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HMRC’s NFT seizure ‘a warning’ to investors and tax cheats

HM Revenue & Customs’ seizure of non-fungible tokens (NFTs) in a suspected fraud case will serve as a deterrent to criminals hoping to hide their activities in crypto, tax experts warn.

The move signals the authorities’ growing capacity to dig into digital currency markets in pursuit of suspected tax cheats and other lawbreakers, they say.

HMRC confirmed today it had become the first UK law enforcement agency to seize NFTs. The tax body said it had secured a court order to detain crypto assets worth around £5,000 and three digital artwork NFTs, which have yet to be valued.

The move is part of an investigation into a suspected, organised value added tax (VAT) fraud involving 250 alleged fake companies. Three people have been arrested on suspicion of attempting to defraud HMRC of £1.4mn. The development was first reported in the Daily Telegraph.

Experts said HMRC’s action showed an increasing capacity to track and trace crypto assets, to crack down on suspected evasion and ensure individuals pay the right tax.

“The UK is demonstrating increased sophistication in its ability to seize cryptoassets,” said David Carlisle, head of policy and regulatory affairs at blockchain analysis company Elliptic. “This is a major win for HMRC and shows that the agency is adapting rapidly and effectively to evolving criminal techniques in this space.”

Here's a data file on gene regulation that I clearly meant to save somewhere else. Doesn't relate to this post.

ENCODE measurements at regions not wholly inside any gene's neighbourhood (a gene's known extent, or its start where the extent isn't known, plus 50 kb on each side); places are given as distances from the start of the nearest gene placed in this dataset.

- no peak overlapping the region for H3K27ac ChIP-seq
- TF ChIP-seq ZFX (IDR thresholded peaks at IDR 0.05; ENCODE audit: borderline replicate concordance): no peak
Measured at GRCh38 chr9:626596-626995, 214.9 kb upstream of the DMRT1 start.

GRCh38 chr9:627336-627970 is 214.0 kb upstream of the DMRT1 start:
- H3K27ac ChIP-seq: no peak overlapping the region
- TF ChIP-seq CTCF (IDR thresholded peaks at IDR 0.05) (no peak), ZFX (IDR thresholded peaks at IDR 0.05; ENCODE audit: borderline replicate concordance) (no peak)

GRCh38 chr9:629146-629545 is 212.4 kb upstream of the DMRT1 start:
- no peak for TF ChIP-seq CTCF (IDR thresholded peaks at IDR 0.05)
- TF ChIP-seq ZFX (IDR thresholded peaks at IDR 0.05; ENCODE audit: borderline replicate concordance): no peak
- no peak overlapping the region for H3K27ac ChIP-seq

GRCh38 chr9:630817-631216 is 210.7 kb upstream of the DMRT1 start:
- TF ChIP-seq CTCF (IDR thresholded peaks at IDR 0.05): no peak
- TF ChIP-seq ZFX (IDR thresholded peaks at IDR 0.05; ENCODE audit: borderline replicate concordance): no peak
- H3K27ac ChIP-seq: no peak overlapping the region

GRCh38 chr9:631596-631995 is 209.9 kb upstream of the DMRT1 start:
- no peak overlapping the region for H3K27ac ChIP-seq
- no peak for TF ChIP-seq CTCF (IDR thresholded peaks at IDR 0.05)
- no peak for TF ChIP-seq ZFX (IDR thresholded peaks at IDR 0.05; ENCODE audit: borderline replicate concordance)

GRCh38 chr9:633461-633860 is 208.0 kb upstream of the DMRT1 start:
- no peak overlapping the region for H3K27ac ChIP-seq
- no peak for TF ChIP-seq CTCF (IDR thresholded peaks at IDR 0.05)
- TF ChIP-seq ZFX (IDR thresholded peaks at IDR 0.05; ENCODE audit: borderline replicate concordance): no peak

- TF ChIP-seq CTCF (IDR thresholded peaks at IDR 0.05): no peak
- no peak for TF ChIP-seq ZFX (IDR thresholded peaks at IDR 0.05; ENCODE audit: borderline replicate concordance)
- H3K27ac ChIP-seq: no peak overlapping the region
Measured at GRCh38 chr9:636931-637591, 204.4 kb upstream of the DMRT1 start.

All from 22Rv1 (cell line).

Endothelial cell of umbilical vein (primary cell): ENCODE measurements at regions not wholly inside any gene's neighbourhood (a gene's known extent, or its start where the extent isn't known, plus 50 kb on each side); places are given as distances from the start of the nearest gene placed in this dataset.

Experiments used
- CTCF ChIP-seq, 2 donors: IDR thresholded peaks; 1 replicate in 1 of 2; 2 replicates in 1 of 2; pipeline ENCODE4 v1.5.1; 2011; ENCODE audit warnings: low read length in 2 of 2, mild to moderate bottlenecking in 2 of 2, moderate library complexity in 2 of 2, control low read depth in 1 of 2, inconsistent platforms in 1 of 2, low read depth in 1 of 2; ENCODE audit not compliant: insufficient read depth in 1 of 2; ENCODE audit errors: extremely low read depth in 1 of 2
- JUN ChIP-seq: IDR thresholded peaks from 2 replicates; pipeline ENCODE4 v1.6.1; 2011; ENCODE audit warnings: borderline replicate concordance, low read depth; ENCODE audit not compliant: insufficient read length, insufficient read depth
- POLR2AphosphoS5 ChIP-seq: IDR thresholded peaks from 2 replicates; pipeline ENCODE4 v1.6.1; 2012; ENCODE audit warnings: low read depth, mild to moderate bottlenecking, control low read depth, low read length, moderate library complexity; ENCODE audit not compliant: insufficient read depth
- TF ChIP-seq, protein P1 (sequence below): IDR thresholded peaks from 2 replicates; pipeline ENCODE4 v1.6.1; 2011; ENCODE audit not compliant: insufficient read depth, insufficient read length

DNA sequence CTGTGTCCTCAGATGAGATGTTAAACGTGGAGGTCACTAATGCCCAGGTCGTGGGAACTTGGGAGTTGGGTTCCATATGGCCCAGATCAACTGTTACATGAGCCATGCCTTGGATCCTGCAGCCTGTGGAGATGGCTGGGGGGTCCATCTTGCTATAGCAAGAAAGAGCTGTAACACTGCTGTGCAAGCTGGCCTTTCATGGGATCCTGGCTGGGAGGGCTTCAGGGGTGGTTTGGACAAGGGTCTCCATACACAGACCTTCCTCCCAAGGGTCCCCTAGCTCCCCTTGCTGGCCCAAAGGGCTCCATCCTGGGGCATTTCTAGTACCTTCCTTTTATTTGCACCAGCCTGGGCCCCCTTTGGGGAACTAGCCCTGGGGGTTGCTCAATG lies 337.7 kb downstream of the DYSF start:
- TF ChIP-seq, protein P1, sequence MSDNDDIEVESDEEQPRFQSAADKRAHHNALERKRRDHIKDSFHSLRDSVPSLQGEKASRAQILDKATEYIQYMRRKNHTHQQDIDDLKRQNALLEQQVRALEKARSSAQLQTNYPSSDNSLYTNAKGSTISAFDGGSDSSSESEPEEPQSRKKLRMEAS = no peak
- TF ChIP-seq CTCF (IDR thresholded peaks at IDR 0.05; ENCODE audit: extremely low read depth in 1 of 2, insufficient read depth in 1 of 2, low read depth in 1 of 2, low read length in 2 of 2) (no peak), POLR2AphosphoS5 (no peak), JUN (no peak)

NFTs are essentially digital ownership certificates, registered on a blockchain, for virtual assets, such as digital artwork or physical assets, such as art, music, and videos.

Gary Ashford, a former tax inspector, and partner at law firm Harbottle & Lewis, said HMRC’s move was probably designed to remind people that crypto gains are taxable and deter anyone seeking to evade taxes.

“Many people will have thought that HMRC would never have been able to find out what they were doing [with their crypto assets], but HMRC has found out,” he said.

Chris Chapman, partner at Mayer Brown, another law firm, added that the development showed HMRC’s “willingness and ability to seize crypto assets”.

He warned investors to expect more regulatory and tax scrutiny from authorities as crypto assets continue to grow in popularity.

Nick Sharp, HMRC’s deputy director of economic crime, said: “Our first seizure of a non-fungible token serves as a warning to anyone who thinks they can use cryptoassets to hide money from HMRC. We constantly adapt to new technology to ensure we keep pace with how criminals and evaders look to conceal their assets.”

HMRC has been working to bear down on suspected tax avoidance and evasion in crypto assets in recent years. This has included it demanding data from crypto exchanges about their users and sending “nudge” letters to crypto holders asking them to check their tax position is correct.

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The tax authority has also released guidance on how individuals should keep records of crypto transactions and report and pay any tax due on the assets. This month, it published new guidance on the taxation of cryptocurrency transactions involved in decentralised finance.

In general, anyone selling crypto assets is subject to capital gains tax (CGT) on profits — above their annual CGT allowance (currently £12,300). However, in circumstances where HMRC considers buying and selling crypto assets to be “trading”, they can be subject to income tax and national insurance. This is based on the frequency and sophistication of the transactions.

Individuals must keep records of their transactions and report and pay any tax due on their annual self-assessment return.

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